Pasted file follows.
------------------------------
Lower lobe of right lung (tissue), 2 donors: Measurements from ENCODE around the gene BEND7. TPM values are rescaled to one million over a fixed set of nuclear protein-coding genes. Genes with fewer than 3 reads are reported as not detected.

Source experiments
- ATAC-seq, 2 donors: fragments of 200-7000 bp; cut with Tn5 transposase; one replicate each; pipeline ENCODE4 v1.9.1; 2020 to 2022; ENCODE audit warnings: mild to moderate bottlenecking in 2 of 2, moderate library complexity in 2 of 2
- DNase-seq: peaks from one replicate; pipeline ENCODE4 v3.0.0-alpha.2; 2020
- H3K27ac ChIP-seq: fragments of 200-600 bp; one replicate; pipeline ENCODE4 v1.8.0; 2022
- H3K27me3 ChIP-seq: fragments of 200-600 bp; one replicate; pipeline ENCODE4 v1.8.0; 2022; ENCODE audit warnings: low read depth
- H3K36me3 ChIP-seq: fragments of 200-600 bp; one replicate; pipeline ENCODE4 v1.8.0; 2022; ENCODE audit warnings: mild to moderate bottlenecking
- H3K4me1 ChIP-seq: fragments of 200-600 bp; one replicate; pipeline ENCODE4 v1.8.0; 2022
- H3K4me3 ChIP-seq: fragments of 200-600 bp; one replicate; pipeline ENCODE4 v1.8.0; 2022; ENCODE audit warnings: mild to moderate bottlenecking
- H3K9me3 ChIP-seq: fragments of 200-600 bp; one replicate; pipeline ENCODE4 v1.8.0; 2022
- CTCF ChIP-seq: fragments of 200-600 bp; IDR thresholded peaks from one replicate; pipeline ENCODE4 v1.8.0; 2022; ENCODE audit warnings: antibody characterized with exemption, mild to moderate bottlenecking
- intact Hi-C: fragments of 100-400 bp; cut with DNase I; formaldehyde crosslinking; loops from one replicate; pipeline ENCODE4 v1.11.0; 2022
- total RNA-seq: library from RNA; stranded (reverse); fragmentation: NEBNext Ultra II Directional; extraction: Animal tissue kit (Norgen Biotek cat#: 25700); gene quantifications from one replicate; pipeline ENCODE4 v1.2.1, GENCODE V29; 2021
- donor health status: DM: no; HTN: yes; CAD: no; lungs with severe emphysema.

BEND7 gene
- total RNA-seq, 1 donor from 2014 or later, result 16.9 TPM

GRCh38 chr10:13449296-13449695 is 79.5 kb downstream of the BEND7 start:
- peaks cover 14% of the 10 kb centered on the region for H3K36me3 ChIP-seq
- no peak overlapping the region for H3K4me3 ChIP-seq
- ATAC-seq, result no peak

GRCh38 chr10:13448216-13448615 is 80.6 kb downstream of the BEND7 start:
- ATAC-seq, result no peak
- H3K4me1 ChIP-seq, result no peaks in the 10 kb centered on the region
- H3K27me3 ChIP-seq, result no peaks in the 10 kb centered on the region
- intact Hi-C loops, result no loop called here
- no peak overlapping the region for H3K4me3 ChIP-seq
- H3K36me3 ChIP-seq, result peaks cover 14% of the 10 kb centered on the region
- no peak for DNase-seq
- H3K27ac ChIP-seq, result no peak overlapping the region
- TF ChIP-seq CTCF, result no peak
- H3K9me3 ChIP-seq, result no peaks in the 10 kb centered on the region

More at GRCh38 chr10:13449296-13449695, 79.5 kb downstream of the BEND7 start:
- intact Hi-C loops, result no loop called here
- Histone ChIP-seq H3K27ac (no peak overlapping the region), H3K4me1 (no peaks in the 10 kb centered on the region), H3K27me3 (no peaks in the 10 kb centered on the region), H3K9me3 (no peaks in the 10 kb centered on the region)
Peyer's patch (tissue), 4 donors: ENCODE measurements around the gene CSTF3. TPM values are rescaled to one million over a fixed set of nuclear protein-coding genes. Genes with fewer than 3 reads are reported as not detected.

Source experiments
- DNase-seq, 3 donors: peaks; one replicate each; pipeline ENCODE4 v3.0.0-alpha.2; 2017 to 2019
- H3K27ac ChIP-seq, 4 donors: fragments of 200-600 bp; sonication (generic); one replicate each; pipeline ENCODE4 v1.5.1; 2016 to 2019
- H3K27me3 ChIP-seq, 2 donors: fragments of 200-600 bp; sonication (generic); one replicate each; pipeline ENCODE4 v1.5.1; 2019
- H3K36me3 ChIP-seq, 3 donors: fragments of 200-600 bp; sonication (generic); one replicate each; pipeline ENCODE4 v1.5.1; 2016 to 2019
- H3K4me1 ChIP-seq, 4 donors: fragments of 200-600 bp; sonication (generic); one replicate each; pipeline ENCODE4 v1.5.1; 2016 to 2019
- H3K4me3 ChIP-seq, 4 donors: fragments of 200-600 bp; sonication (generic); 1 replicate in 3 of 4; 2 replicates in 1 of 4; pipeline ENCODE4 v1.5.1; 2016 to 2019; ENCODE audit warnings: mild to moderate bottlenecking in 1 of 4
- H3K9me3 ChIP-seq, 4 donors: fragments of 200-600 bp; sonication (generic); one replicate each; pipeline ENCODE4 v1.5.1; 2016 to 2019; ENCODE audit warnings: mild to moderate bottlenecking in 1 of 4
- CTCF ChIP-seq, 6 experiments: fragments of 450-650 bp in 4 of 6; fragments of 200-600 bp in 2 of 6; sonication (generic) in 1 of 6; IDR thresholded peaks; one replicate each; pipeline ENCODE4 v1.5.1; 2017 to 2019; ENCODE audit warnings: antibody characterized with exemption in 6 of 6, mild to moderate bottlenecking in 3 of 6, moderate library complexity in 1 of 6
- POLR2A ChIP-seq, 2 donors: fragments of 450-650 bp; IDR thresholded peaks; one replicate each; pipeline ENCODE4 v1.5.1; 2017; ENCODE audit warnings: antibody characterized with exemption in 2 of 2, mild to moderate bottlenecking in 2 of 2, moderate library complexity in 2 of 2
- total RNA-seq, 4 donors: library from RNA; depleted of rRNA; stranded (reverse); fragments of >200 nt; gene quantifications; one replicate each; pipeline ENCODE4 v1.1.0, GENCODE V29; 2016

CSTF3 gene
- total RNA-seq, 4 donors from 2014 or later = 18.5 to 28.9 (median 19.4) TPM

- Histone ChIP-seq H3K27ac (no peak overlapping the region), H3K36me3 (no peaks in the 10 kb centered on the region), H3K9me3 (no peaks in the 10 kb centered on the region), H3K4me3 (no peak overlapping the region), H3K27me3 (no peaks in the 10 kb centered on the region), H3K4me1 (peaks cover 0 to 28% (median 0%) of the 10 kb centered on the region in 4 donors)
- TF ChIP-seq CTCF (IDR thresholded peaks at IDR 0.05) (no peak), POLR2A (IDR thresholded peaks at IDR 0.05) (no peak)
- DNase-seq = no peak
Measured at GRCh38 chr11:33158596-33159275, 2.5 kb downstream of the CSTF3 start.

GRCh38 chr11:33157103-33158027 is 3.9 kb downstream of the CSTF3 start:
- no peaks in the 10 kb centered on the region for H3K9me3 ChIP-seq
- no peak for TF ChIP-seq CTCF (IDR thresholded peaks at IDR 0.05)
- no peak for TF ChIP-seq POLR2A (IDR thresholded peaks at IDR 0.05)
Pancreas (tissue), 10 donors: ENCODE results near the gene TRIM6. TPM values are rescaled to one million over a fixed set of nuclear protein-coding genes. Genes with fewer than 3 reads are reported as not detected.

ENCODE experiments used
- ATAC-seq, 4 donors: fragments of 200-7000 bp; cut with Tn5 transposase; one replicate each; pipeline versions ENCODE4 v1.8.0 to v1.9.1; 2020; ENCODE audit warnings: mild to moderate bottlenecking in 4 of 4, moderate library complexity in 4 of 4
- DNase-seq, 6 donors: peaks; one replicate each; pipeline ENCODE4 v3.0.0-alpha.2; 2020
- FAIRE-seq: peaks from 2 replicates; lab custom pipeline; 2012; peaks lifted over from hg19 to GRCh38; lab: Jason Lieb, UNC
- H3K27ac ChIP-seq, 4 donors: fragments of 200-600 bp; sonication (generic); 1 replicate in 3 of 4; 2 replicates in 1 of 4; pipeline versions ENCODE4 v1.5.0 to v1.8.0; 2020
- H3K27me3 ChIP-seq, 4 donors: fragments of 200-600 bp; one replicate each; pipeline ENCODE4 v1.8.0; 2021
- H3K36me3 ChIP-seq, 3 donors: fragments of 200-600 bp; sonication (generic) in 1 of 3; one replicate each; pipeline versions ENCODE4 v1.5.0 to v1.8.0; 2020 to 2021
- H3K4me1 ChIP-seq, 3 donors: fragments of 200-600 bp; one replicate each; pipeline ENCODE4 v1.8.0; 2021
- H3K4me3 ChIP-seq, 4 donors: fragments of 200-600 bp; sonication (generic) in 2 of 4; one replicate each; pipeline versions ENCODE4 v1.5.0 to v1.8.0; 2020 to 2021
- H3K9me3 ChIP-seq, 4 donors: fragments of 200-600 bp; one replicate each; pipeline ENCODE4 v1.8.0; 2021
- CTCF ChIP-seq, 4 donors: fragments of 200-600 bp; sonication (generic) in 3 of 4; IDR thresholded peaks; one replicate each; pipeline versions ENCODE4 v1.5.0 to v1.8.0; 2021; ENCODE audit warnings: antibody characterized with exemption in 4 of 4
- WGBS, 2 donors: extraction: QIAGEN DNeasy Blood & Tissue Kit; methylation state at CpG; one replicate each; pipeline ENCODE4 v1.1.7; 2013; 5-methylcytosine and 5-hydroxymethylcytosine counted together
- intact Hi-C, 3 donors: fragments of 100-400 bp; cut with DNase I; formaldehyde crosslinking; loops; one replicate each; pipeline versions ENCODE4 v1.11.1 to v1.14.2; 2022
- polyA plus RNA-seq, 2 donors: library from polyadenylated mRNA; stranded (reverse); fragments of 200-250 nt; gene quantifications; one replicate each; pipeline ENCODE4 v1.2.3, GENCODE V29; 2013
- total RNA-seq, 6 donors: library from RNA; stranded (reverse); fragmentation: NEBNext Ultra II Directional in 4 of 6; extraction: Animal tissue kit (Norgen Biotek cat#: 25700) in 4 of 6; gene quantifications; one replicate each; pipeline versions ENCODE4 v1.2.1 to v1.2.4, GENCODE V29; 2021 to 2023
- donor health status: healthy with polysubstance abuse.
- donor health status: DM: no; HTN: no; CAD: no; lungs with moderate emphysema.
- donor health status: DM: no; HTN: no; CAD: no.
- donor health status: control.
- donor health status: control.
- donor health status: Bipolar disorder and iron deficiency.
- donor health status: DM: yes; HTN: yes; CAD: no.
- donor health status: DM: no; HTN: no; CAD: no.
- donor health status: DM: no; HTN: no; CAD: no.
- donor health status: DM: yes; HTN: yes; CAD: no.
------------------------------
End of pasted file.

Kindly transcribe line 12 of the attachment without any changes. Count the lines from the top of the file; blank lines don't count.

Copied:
- intact Hi-C: fragments of 100-400 bp; cut with DNase I; formaldehyde crosslinking; loops from one replicate; pipeline ENCODE4 v1.11.0; 2022